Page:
It’s only lunch by the time you reach for your first Coca-Cola, second Red Bull, or third cup of coffee. Your energy is shriveling at the rate it takes your pen to fall from your desk. Rather than swallow a Whopper or toss a bag of Skittles into your mouth for a quick burst of energy, what your body yearns for is a natural way of re-energizing – a nap.
Studies from the National Sleep Foundation show that more companies are progressively separating off rooms and leaving in comfortable chairs so their employees can take a rest they desperately deserve. According to a Forbes article, Some are even taking inventory of “Sleeping Pods” that range from $700 to $13,000. These comfortable bed-like seats have extra cushion and can vibrate and wake the person up at the designated time inputted. However, sometimes not even these neat gadgets can convince a workaholic to snooze.
If you’re feeling guilty about taking some time for yourself, you are not alone. Whether it’s the fact that your job is your life’s passion or your just trying to make end’s meat, Americans in general are committed to clocking in their hours. More likely than not, if the boss insinuates that a meeting will be later than usual the plans for dinner on a Friday night fly out of the window. If an assignment is shy of finishing touches by the time midnight has come around, you’ll pull in the extra hours to get it just right. While these spur of the moments oblige you to stay up longer than usual, making these scenarios a habit isn’t good for your health. With a few extra minutes of resting, not only will your body feel better but you will also. With a good night’s rest or a nap midday, the body contains lower blood pressure and your mind is better refreshed for problem-solving.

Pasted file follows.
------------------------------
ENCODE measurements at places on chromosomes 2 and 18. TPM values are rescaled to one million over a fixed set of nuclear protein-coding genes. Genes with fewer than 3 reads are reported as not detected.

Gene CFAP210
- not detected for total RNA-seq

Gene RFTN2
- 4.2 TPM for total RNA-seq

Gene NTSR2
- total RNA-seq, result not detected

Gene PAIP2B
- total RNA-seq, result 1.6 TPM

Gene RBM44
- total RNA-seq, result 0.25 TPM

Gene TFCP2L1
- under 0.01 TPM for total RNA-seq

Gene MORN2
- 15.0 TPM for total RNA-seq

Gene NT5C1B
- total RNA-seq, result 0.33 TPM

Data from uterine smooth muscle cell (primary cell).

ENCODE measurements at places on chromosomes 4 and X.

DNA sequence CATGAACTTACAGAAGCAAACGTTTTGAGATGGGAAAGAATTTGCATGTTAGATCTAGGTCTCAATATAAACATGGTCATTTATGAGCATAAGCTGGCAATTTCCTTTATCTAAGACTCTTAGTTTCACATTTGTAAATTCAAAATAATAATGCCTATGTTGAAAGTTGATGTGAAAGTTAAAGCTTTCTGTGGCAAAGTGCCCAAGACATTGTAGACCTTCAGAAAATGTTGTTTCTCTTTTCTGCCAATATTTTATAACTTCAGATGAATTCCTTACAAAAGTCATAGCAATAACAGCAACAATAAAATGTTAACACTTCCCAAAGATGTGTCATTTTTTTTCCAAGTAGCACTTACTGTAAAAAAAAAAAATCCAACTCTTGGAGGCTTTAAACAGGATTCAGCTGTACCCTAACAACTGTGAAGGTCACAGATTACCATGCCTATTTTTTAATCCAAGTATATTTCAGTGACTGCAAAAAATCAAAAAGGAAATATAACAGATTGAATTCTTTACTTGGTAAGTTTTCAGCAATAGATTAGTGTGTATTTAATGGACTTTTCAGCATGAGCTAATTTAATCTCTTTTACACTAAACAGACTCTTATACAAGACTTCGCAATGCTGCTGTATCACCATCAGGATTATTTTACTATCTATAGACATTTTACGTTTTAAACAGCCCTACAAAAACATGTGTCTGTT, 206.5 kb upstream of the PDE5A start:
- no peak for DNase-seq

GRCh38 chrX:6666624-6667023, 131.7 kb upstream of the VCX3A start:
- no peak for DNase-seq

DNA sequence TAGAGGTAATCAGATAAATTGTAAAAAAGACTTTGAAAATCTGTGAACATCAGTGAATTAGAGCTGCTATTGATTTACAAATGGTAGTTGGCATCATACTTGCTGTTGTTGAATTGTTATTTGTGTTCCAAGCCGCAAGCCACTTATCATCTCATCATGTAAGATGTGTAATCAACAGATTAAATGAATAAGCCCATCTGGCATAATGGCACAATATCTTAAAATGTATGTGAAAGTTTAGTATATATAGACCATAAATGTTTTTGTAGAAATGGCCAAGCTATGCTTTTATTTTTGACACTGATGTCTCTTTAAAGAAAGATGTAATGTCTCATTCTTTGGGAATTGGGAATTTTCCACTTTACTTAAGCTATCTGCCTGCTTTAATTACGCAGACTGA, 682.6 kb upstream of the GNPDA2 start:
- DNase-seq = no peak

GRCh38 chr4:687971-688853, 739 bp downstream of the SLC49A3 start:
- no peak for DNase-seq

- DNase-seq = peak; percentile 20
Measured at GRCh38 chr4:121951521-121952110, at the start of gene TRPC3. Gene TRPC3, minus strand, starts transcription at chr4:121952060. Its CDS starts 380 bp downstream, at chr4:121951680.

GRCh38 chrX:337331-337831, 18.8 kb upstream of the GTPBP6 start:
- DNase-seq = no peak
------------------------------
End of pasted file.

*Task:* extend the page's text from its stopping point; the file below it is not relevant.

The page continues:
Another point workaholics must consider is that the hours that the workplace require now-in-days has skyrocketed. Never have people in the United States collectively put in more time at work. With the threat of people losing their jobs because they want to make it to the dinner table on time rather than pull another all-nighter at the office, the least CEO’s can do is help their employees work better.
With executives from the Huffington Post and Google instilling these restful opportunities, it leads by example what companies from around the country need to do.
Prompt: Write a poem no longer than twenty lines where you describe a scenario that takes five minutes.